The phone rang. It was the director of St. Mary’s Art Center in Virginia City, NV informing me that demolition of the darkroom was about to begin. She asked if I wanted to photograph it before it was gone. As a member of the board, I knew this was going to happen, but so soon? The window frames in that room were dry rotting and we had received a grant to replace them. Oliver Gagliani, a close associate of Ansel Adams, had built the darkroom against the windows so demolition was the only way to get them out.
I grabbed my large format and digital cameras and headed out the door. It was a 25 mile drive from Reno and I hoped I wasn’t too late. Emotion seized me as I drove remembering all the workshops I had taught there. They were summer workshops because there wasn’t heat in the building, and Erik and I were on break from our usual teaching load at the local community college. Erik Lauritzen and I taught The Nevada Landscape Photography Workshop focused on the surrounding countryside. The darkroom was on the first floor so it was cool, no air conditioning needed. Those were the good old days.
When I arrived, the crew had removed all the equipment and were waiting patiently for me to quickly get things photographed so that they could start. They didn’t realize I needed to set up all the equipment and pay careful attention to detail in order to show it just the way it was historically. I photographed the room from several angles thinking all the while that it was sad to be tearing out what could have been considered a historic site.
It was February 2009 and the darkroom hadn’t been used for a year. Replacing it was not an option as space was at a premium. As I wrapped up shooting I could tell the crew was a bit cranky that I had taken so long. I left in a hurry not wanting to see the destruction.
That was the day something dawned on me. Something that became larger than myself. Darkrooms were disappearing. Could I do something about it? I talked with my friend Al Weber and he suggested that I come over to the Monterey Peninsula and document the very impressive labs that were still in operation. He said he knew of about 30 of them. Thus my trips to Monterey to photograph darkrooms began. Al knew every photographer and darkroom for miles around. He introduced me to many of the locals who had known or worked with Ansel Adams. This was West Coast photography country and I had landed right in the middle of it. I felt very privileged.
The objective of this project was to document remaining darkrooms and to capture the unique essence of individual’s private labs. It was not the objective to show perfection in these labs but rather to show work-places that are photographically functional. Each photographer was asked for permission to photograph his or her darkroom. They were also asked to provide a biographic narrative of their involvement in photography. It was interesting to find that photographers rarely photograph their own darkrooms.
With the coming of the digital age, many darkrooms have disappeared. Darkroom equipment can be found for pennies on the dollar at the auction block or in the classified ads. It also is being hauled to the dump. Spaces once reserved for darkrooms are being converted to alternative uses and their value as places for creativity is being lost.
A book of this project was always in the back of my mind. When I had 20 darkrooms shot, I began pulling together the book, titled In From the Light. I had used blurb.com to make books before. The software is free to download, it is user friendly, and I’ve found the color to be pretty good. Blurb is a books-on-demand company, meaning you can buy one at a time or order many. I can always add more photographers or information if I desire. It is handy to make prototypes to take to a publisher for consideration.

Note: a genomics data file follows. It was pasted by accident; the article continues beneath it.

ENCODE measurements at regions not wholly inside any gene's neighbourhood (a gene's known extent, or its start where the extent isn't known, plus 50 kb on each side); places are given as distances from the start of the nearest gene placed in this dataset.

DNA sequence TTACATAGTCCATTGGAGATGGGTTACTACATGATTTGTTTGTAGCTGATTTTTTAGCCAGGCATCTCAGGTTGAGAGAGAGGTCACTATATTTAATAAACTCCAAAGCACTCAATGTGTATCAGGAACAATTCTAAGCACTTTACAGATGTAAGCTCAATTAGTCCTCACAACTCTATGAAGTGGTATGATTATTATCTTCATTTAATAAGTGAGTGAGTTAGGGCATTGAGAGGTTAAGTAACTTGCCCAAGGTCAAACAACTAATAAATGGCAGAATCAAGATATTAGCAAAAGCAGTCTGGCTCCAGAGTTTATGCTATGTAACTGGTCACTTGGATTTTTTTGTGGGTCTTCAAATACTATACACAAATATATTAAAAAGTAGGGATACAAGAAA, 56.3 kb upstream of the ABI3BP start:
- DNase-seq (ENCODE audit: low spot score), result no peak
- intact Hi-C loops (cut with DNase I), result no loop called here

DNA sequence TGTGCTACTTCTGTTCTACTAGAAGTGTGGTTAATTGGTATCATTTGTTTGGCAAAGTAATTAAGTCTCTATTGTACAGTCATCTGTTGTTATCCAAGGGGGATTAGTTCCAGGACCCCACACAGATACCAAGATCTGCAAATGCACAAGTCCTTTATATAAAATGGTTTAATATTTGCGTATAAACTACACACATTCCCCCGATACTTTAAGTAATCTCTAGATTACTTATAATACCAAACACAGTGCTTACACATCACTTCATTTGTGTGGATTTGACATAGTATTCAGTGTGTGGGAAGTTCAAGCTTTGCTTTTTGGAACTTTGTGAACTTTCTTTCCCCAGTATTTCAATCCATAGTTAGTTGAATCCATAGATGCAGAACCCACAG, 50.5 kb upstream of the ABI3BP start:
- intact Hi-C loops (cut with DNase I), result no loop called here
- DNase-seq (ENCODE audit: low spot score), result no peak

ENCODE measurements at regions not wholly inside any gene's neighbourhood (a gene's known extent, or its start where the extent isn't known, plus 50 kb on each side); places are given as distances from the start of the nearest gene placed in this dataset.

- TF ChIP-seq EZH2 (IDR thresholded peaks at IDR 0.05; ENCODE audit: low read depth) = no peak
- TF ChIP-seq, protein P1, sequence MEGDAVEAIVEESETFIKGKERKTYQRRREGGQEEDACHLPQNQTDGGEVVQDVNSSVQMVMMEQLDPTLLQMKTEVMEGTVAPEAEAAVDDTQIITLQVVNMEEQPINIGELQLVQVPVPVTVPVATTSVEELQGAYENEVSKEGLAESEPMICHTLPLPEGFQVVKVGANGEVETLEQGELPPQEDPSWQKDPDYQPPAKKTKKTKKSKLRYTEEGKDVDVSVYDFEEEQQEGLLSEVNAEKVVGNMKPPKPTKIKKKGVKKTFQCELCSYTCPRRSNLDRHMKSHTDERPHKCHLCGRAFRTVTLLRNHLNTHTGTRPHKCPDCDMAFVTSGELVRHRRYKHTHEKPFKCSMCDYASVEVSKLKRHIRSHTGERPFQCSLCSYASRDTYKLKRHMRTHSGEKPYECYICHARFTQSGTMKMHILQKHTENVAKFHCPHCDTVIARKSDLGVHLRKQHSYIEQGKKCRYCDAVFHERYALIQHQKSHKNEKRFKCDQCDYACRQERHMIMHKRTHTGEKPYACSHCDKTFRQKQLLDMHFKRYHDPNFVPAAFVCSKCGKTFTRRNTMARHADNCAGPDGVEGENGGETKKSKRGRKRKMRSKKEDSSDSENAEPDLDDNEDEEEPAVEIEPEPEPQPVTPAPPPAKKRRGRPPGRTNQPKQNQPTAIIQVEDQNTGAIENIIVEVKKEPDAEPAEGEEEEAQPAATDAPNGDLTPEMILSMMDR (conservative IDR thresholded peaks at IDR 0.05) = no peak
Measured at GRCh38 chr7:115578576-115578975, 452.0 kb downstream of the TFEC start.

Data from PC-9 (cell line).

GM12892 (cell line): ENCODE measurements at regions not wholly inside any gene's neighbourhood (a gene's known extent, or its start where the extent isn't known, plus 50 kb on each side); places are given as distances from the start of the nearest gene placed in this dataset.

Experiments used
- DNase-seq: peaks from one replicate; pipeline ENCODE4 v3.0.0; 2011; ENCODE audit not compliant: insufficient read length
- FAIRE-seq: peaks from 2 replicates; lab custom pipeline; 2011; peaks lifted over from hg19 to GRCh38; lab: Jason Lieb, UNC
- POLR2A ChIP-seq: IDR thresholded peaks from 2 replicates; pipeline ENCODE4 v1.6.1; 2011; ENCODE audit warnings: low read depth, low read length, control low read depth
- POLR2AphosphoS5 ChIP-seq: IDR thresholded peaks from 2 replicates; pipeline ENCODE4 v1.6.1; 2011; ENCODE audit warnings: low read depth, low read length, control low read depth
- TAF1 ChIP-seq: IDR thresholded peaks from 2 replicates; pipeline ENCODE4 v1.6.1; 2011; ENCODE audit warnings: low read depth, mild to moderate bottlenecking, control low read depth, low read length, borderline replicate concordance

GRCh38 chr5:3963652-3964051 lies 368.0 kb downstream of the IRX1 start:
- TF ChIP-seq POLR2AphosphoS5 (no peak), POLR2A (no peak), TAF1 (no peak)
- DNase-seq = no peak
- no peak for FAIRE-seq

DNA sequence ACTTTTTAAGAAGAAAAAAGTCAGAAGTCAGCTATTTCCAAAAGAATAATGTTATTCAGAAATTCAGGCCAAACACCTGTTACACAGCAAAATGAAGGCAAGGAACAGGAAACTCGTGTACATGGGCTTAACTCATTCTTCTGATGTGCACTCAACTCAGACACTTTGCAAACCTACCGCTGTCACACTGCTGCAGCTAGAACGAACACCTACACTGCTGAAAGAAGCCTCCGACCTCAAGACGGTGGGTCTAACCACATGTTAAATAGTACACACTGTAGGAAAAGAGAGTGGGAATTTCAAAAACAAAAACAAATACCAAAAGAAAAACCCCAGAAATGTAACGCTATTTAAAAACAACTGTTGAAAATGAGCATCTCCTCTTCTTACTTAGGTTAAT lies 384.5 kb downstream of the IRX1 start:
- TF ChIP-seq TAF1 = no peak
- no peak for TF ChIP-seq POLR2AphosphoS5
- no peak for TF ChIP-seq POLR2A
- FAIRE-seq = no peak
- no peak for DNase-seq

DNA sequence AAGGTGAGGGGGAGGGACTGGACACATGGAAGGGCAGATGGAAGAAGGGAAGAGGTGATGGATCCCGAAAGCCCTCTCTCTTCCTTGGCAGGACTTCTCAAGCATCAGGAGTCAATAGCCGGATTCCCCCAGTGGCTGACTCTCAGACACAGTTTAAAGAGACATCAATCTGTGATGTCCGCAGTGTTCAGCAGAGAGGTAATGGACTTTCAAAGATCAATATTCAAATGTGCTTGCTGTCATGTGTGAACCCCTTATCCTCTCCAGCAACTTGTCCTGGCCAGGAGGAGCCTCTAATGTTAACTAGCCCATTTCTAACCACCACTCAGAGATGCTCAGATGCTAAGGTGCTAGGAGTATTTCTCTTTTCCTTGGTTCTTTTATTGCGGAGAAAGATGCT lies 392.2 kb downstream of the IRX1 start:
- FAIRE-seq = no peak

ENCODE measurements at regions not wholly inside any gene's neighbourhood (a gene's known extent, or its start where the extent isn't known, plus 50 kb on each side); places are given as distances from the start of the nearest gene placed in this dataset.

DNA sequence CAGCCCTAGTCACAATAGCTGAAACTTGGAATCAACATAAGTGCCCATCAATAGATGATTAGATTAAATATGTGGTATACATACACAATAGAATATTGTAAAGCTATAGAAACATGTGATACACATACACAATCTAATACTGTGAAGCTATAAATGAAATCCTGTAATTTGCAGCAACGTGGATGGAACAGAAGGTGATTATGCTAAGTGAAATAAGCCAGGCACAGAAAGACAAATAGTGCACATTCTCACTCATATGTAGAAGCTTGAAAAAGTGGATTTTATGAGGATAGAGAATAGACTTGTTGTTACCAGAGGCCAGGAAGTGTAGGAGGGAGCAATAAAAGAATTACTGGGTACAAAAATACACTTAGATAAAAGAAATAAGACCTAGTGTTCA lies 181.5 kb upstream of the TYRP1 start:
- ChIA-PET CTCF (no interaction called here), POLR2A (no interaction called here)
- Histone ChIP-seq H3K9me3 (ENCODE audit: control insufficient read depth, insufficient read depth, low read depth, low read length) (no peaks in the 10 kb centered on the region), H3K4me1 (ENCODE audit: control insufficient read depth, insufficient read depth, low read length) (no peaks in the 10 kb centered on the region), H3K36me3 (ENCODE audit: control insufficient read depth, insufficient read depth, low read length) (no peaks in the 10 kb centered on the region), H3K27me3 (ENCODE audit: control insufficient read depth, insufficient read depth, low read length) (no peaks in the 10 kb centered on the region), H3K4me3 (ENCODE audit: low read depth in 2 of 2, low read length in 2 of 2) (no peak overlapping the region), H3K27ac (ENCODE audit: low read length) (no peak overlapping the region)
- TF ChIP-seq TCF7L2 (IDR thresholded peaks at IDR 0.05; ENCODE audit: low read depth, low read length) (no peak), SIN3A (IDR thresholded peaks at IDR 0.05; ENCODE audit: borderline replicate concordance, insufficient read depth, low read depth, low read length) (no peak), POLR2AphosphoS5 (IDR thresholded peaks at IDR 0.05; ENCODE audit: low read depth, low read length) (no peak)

The only drawbacks are that it is a little expensive, plus you have to do your own promotion and advertising. You also do your own proofing by going over the content many times and letting others go over it until you think it is polished. You then order one book and usually find more errors. After about the third proof you are finished.
While documenting darkrooms for future generations to see, ironically, the best tool to do the work was a digital camera. Digital was more versatile than film because it could handle the extreme exposure ranges required. It could also be easily uploaded to a digital book format. A constant reminder during shooting was that memory cards and computers have replaced film and the darkroom with an enormous paradigm shift. Photographing analog darkrooms with a digital camera seemed to be a contradiction.
As the project developed, it became clear that there were similarities between each photographer’s workspace and their artistic philosophy. For example, if a photographer worked more abstractly, paying less attention to detail, their darkroom reflected that through organization and layout.
And finally, these darkroom images are a series of photographs about photography. In essence, it is art about art making. The photographs illustrate such concepts as tools and tool making for the darkroom or the metaphor of how light reflects and interacts in a darkroom.
An exhibition is currently being planned to show individually framed photographs of darkrooms singularly or in grids, alongside extremely large images of darkrooms. Three-dimensional objects that are found in the darkroom also will be displayed to give the exhibition depth. At this time in photographic history it is important to focus attention on darkroom spaces to capture what they look like, why they are still being used, and how they have brought photographers in from the light.
On a final note−after the construction and as of this writing, St. Mary’s once again has a darkroom!
Editor’s Note: To see more of Nolan’s darkroom photographs visit blurb. com and search his name.